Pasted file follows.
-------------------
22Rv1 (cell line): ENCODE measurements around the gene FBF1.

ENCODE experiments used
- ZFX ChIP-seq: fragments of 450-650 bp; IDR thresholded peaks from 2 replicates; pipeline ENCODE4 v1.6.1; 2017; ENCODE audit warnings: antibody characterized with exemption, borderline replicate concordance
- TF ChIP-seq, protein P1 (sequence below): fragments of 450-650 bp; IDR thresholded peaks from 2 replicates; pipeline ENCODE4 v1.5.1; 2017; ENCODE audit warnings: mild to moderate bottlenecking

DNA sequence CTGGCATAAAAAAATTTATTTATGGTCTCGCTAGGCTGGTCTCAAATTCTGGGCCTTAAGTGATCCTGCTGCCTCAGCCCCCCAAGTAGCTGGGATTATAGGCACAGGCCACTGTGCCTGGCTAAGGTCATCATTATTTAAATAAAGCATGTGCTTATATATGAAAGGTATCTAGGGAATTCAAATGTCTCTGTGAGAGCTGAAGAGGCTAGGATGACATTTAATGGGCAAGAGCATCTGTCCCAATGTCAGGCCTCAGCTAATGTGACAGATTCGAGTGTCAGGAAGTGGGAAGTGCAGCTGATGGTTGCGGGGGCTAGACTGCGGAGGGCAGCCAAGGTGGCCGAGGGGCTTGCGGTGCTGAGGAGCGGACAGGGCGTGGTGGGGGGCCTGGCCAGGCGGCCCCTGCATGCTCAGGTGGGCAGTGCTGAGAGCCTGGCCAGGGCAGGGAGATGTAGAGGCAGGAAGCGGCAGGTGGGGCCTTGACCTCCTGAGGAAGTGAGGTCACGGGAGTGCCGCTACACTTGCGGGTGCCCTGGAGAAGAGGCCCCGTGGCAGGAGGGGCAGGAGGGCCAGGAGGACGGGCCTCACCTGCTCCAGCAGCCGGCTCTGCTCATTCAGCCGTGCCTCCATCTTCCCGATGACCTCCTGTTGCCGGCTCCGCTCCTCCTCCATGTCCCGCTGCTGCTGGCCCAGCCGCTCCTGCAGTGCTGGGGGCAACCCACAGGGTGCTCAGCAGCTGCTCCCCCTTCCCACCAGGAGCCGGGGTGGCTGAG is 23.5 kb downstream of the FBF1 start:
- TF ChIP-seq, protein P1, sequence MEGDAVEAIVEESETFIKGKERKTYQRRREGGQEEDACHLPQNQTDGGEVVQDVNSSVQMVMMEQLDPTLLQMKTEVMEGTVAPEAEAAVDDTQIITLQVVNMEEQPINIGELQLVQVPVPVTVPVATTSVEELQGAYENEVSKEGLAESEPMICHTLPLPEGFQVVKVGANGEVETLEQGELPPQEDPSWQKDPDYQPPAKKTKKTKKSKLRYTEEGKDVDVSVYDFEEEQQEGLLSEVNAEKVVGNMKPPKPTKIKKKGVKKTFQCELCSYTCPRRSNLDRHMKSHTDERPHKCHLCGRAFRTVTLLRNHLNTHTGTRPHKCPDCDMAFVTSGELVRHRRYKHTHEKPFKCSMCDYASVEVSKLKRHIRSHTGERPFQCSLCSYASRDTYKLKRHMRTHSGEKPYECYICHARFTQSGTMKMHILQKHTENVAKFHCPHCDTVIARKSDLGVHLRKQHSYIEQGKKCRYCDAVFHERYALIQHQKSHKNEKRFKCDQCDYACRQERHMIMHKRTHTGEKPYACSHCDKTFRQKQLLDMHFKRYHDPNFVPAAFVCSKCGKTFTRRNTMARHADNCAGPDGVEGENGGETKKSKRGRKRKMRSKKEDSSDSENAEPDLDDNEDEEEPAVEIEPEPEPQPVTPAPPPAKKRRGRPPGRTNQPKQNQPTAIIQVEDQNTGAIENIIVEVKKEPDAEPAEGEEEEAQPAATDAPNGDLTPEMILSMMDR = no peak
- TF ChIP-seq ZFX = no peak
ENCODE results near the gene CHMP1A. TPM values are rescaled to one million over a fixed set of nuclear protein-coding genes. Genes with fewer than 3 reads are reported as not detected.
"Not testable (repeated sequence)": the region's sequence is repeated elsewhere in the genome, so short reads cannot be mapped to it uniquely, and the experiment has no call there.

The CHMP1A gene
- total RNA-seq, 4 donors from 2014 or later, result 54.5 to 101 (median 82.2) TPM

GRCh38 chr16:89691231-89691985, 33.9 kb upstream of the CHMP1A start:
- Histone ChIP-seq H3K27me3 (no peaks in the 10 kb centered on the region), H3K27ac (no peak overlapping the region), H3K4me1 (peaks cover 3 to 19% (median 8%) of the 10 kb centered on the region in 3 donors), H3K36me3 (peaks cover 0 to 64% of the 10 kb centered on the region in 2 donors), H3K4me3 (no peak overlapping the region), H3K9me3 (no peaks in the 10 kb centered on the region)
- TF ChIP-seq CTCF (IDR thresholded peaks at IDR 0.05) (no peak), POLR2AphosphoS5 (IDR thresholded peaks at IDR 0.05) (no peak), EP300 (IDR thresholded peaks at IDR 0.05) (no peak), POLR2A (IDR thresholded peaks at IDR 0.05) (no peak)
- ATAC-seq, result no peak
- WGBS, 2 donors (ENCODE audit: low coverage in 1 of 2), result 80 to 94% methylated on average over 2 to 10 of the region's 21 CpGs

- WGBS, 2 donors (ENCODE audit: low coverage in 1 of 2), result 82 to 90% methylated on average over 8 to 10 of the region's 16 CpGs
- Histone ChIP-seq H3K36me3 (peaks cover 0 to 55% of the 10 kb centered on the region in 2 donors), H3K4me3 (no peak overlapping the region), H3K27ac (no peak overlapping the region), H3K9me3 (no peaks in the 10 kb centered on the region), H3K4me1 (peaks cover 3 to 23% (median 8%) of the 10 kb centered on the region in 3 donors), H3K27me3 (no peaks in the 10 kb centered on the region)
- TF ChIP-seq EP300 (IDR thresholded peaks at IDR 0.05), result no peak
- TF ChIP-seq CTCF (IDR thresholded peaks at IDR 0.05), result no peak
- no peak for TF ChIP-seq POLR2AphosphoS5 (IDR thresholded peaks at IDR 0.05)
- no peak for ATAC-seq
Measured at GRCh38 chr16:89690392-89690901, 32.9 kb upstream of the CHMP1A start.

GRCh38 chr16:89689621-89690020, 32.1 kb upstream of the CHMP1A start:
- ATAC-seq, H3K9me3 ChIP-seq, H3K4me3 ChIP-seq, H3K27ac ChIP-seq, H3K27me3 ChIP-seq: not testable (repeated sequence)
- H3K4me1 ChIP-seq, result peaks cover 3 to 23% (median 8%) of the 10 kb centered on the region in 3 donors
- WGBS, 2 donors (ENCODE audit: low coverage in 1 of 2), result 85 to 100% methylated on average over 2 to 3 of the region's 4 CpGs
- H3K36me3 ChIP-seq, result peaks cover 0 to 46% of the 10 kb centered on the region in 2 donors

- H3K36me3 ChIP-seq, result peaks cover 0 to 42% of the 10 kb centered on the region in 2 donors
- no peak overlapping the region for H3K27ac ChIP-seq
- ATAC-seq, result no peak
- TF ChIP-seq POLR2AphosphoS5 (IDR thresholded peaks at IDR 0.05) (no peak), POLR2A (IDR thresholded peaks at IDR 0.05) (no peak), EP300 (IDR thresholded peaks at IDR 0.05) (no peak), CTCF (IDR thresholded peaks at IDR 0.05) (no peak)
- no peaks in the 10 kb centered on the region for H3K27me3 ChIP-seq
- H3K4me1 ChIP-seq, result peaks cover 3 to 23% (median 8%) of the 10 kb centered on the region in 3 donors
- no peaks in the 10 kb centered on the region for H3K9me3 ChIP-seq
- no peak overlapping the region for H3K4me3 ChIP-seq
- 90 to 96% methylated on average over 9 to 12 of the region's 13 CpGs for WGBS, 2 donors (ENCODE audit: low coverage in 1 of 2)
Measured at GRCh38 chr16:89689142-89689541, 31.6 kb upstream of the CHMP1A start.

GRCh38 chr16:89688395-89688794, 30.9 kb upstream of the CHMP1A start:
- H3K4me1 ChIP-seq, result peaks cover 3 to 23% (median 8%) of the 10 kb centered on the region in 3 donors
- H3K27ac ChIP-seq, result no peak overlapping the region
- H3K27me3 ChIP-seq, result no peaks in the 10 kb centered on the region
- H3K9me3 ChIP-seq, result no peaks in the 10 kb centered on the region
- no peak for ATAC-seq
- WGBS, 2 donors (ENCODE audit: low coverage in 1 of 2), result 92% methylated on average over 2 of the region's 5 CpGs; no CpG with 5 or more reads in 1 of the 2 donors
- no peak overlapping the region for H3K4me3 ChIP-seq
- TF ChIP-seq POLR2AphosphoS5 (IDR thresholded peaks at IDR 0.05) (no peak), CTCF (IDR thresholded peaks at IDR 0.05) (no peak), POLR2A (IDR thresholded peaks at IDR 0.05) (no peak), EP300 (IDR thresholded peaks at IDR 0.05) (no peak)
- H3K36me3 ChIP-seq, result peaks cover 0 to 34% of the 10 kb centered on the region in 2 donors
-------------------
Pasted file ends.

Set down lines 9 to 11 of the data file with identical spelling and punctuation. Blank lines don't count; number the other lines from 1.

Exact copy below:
"Not testable (repeated sequence)": the region's sequence is repeated elsewhere in the genome, so short reads cannot be mapped to it uniquely, and the experiment has no call there.

The CHMP1A gene
- total RNA-seq, 4 donors from 2014 or later, result 54.5 to 101 (median 82.2) TPM